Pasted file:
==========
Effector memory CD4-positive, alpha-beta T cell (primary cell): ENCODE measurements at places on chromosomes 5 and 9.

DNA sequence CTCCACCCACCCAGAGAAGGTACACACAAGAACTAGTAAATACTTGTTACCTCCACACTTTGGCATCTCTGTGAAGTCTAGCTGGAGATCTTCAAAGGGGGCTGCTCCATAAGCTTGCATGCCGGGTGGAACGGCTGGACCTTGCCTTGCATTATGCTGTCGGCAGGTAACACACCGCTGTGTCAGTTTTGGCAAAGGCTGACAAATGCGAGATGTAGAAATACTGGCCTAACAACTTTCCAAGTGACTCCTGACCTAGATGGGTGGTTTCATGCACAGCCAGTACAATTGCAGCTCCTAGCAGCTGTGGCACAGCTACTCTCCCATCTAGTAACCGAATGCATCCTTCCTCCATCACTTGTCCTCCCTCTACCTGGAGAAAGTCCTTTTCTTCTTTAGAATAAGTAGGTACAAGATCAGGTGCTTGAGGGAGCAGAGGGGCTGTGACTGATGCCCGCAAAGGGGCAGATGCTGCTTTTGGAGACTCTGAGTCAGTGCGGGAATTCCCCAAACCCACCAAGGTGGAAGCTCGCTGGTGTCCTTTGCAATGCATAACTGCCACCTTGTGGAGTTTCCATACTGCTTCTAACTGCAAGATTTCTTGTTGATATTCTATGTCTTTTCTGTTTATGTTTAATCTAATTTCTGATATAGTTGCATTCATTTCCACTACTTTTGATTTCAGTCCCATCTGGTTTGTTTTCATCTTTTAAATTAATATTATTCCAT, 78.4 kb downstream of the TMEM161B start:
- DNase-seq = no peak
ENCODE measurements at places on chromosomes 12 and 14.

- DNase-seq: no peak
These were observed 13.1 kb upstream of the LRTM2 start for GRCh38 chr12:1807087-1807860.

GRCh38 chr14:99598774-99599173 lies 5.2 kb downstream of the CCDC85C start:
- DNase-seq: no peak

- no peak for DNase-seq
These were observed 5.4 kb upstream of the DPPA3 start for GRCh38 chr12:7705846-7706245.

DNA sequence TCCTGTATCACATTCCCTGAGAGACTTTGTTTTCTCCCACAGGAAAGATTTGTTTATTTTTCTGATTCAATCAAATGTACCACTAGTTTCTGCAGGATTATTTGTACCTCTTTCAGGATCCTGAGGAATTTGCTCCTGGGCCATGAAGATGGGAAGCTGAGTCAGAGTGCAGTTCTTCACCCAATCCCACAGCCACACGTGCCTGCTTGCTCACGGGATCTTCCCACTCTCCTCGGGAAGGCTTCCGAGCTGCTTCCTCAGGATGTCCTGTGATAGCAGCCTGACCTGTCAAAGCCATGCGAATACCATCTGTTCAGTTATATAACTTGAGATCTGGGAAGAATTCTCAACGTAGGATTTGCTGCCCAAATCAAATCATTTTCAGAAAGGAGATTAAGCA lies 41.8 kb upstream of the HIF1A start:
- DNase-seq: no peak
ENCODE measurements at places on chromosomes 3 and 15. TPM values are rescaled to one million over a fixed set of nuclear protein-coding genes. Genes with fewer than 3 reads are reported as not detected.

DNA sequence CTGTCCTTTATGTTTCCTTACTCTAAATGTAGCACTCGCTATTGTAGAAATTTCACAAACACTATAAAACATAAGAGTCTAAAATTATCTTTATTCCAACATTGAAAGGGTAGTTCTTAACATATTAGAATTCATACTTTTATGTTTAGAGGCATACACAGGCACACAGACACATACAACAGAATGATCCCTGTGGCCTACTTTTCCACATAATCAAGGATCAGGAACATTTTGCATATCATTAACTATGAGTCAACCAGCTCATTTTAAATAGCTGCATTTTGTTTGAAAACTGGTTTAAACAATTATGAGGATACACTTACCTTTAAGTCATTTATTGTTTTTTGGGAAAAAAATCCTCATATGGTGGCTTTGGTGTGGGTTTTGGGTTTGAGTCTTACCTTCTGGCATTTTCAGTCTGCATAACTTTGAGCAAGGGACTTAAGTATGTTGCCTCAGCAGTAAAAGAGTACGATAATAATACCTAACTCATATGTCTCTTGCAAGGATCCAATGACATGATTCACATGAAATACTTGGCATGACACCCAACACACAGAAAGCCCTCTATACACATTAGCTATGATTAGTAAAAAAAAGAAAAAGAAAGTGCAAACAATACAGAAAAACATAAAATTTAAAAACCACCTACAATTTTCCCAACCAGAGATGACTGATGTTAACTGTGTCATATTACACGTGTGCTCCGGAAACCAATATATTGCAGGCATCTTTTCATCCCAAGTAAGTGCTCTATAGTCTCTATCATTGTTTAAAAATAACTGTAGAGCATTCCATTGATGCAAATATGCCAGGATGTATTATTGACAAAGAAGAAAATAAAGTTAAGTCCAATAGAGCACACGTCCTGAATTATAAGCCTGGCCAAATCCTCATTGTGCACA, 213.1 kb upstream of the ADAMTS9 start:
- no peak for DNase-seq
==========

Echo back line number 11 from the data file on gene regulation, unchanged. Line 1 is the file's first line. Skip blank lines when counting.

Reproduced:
DNA sequence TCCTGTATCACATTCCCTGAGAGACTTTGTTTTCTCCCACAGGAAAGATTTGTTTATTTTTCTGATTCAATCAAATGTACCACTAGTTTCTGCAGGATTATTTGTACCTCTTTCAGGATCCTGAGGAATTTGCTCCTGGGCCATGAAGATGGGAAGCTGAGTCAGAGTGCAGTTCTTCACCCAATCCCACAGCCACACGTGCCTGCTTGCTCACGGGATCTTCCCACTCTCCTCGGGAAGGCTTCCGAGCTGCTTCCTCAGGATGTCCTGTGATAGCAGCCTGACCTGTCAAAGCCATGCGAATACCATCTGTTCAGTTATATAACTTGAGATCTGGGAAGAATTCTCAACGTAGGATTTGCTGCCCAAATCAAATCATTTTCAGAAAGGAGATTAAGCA lies 41.8 kb upstream of the HIF1A start: